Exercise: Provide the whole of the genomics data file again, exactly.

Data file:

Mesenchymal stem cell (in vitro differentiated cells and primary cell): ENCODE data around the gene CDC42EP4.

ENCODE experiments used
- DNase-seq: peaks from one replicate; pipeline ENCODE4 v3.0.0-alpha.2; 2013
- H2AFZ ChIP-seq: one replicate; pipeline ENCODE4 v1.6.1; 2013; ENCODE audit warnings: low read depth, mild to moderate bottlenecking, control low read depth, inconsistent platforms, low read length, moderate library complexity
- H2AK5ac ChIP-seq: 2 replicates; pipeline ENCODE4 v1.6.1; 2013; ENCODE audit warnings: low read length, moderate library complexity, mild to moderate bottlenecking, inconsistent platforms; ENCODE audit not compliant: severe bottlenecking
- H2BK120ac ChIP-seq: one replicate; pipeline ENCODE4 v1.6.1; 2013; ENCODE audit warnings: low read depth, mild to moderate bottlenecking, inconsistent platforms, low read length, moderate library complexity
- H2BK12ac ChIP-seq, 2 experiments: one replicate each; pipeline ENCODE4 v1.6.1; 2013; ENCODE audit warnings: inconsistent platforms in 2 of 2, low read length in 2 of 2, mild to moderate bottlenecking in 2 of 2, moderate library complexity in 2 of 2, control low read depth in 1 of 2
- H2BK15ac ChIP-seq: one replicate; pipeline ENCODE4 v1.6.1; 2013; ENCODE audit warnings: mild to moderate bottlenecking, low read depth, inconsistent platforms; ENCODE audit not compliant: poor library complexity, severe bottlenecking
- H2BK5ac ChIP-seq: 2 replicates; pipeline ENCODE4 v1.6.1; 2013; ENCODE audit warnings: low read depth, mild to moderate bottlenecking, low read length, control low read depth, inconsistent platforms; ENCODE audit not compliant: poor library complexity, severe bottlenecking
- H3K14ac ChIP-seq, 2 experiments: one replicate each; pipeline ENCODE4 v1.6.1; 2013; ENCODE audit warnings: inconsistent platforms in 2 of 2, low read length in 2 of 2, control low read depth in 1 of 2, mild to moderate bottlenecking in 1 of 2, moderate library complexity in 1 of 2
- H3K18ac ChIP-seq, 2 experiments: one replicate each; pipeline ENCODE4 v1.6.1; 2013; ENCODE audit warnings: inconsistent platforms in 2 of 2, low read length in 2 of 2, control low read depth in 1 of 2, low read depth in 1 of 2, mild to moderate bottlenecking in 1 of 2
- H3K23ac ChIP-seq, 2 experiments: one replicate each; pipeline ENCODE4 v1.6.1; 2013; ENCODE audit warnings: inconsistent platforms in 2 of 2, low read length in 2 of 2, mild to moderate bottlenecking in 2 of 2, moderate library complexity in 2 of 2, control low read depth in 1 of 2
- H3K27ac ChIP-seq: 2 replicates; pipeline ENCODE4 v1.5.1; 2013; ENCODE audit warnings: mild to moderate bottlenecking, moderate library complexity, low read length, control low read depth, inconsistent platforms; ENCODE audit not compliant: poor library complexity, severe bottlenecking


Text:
Mesenchymal stem cell (in vitro differentiated cells and primary cell): ENCODE data around the gene CDC42EP4.

ENCODE experiments used
- DNase-seq: peaks from one replicate; pipeline ENCODE4 v3.0.0-alpha.2; 2013
- H2AFZ ChIP-seq: one replicate; pipeline ENCODE4 v1.6.1; 2013; ENCODE audit warnings: low read depth, mild to moderate bottlenecking, control low read depth, inconsistent platforms, low read length, moderate library complexity
- H2AK5ac ChIP-seq: 2 replicates; pipeline ENCODE4 v1.6.1; 2013; ENCODE audit warnings: low read length, moderate library complexity, mild to moderate bottlenecking, inconsistent platforms; ENCODE audit not compliant: severe bottlenecking
- H2BK120ac ChIP-seq: one replicate; pipeline ENCODE4 v1.6.1; 2013; ENCODE audit warnings: low read depth, mild to moderate bottlenecking, inconsistent platforms, low read length, moderate library complexity
- H2BK12ac ChIP-seq, 2 experiments: one replicate each; pipeline ENCODE4 v1.6.1; 2013; ENCODE audit warnings: inconsistent platforms in 2 of 2, low read length in 2 of 2, mild to moderate bottlenecking in 2 of 2, moderate library complexity in 2 of 2, control low read depth in 1 of 2
- H2BK15ac ChIP-seq: one replicate; pipeline ENCODE4 v1.6.1; 2013; ENCODE audit warnings: mild to moderate bottlenecking, low read depth, inconsistent platforms; ENCODE audit not compliant: poor library complexity, severe bottlenecking
- H2BK5ac ChIP-seq: 2 replicates; pipeline ENCODE4 v1.6.1; 2013; ENCODE audit warnings: low read depth, mild to moderate bottlenecking, low read length, control low read depth, inconsistent platforms; ENCODE audit not compliant: poor library complexity, severe bottlenecking
- H3K14ac ChIP-seq, 2 experiments: one replicate each; pipeline ENCODE4 v1.6.1; 2013; ENCODE audit warnings: inconsistent platforms in 2 of 2, low read length in 2 of 2, control low read depth in 1 of 2, mild to moderate bottlenecking in 1 of 2, moderate library complexity in 1 of 2
- H3K18ac ChIP-seq, 2 experiments: one replicate each; pipeline ENCODE4 v1.6.1; 2013; ENCODE audit warnings: inconsistent platforms in 2 of 2, low read length in 2 of 2, control low read depth in 1 of 2, low read depth in 1 of 2, mild to moderate bottlenecking in 1 of 2
- H3K23ac ChIP-seq, 2 experiments: one replicate each; pipeline ENCODE4 v1.6.1; 2013; ENCODE audit warnings: inconsistent platforms in 2 of 2, low read length in 2 of 2, mild to moderate bottlenecking in 2 of 2, moderate library complexity in 2 of 2, control low read depth in 1 of 2
- H3K27ac ChIP-seq: 2 replicates; pipeline ENCODE4 v1.5.1; 2013; ENCODE audit warnings: mild to moderate bottlenecking, moderate library complexity, low read length, control low read depth, inconsistent platforms; ENCODE audit not compliant: poor library complexity, severe bottlenecking